Do you find yourself feeling lonely or craving companionship? Have you considered purchasing a machine that could fill that void? No, not that kind of robot. I’m talking about moving, talking, thinking robots that can do things like fetch a cup of coffee and dance with you. This has been a futuristic concept for decades, and that future is finally here. It’s also for sale.
There are a number of so-called companion robots now on the market, and several of them were on display at CES in Las Vegas. Some of these devices are small tabletop gadgets that essentially function like pumped-up Amazon Echos with more moving parts. Others, however, are standing, walking, humanoid robots straight out of an Isaac Asimov story. Companies have different things to say about the varying approaches. Some say that they don’t think people want a robot that looks like a robot. Others want users to interact with machines as if they were people, even though it might seem creepy at first.
The most impressive humanoid robot on display was Walker by the Chinese robotics giant UBTECH. You might know UBTECH its Lego-like Jimu robotics kits that have been on shelves at Apple Stores for the past couple of years. The company also makes a tiny, Alexa-powered humanoid robot called Lynx as well as an adorable little Stormtrooper model. But Walker is the big daddy. Standing nearly five feet tall and weighing in at 170, this real-life android is the size of a human being, and it acts like one, too.
I got to meet Walker at CES, where the hulking robot was performing a reasonably simple demo to show off what it could do around the house. It’s basically a robotic butler with hands that are nimble enough to open doors or pick up objects. It’s also voice-controlled, while its face is a giant touchscreen that responds to commands with cute expressions. So you can say, “Walker, get me a Diet Coke,” and Walker will walk over to the fridge, grab a Diet Coke, and then serve it to you. It works, although Walker did move around pretty slowly. The robot is also practically silent in its movements—not a trace of that cartoonish Mr. Roboto sound.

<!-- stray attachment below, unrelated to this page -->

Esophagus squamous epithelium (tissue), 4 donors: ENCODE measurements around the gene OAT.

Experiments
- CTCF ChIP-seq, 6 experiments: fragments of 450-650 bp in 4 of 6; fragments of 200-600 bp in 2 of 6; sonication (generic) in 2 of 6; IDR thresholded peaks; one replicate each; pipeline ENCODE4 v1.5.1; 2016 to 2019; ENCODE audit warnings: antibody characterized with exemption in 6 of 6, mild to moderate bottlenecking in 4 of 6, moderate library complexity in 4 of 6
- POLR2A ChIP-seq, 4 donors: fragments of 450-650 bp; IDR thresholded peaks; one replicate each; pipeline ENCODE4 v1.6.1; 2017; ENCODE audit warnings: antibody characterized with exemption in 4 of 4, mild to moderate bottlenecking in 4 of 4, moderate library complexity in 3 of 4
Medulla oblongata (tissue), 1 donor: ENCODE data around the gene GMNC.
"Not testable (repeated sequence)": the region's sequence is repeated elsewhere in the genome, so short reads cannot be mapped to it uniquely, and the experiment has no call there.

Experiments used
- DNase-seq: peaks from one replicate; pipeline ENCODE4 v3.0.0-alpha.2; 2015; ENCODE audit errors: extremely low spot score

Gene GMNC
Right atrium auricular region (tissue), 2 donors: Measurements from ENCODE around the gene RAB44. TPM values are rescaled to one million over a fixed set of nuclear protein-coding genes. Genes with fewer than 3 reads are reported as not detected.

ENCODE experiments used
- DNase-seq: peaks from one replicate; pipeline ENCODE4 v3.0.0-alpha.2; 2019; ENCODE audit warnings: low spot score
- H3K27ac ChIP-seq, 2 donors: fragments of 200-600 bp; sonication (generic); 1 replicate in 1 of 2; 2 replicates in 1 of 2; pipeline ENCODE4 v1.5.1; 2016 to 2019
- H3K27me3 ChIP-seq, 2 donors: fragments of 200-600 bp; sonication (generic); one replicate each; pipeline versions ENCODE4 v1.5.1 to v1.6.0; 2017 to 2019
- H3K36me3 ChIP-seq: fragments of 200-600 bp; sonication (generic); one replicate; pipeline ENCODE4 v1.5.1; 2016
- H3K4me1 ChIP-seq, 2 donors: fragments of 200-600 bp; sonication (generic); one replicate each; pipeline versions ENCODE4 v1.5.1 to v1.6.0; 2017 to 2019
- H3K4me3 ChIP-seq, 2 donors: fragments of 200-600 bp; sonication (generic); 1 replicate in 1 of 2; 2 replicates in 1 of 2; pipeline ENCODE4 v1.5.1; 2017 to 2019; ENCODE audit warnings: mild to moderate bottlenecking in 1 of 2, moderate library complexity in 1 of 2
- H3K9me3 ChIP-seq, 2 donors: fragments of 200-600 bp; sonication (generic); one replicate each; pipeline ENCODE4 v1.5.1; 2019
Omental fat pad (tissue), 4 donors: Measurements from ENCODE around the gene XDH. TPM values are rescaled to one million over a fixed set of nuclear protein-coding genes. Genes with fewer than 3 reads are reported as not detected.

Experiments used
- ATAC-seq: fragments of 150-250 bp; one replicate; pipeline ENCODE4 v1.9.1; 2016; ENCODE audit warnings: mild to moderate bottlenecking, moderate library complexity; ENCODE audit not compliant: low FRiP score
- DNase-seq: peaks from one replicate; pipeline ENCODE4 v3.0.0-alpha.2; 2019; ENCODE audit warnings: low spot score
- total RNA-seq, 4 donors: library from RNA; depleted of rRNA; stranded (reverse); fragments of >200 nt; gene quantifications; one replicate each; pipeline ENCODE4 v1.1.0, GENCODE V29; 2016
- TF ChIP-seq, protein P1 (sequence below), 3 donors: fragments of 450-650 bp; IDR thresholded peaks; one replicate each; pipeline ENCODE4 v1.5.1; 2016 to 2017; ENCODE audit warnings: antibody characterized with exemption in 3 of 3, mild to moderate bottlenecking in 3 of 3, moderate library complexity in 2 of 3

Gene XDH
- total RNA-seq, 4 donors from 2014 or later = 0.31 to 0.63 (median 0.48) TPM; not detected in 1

UBTECH is finalizing Walker’s design and says it will go on sale worldwide in 2019. (Update: UBTECH followed up to say that the previously announced 2019 release date was updated, since the initial announcement. “UBTECH won’t ship until Walker is absolutely, one hundred percent ready for consumers’ homes, so we’re not currently putting an exact timeframe on it while we refine and perfect Walker’s robotics and AI,” UBTECH’s Jeff Gordon. “We’ll announce availability as soon as it’s ready, and for now we can say Walker will ship in the near future.”) The company hasn’t announced pricing, but I was it would be expensive—perhaps as much as a lower-end new car. When you consider that this machine can do anything from home control to video surveillance to security patrol to friendship, the price tag doesn’t seem too crazy. Imagining a final version that could turn Walker into a caretaker for the elderly or disabled makes the proposition even more appealing. Walker even dances.
As I said, though, some companies are betting their business models on the idea that people don’t want to buy robots that look like people. That’s the basic concept behind Temi, a sort of roving tablet that was initially designed to help the elderly. The production model performs more like a telepresence robot that can also play YouTube videos. Temi will also have Alexa Built-In which means that it really can function like an Echo on wheels.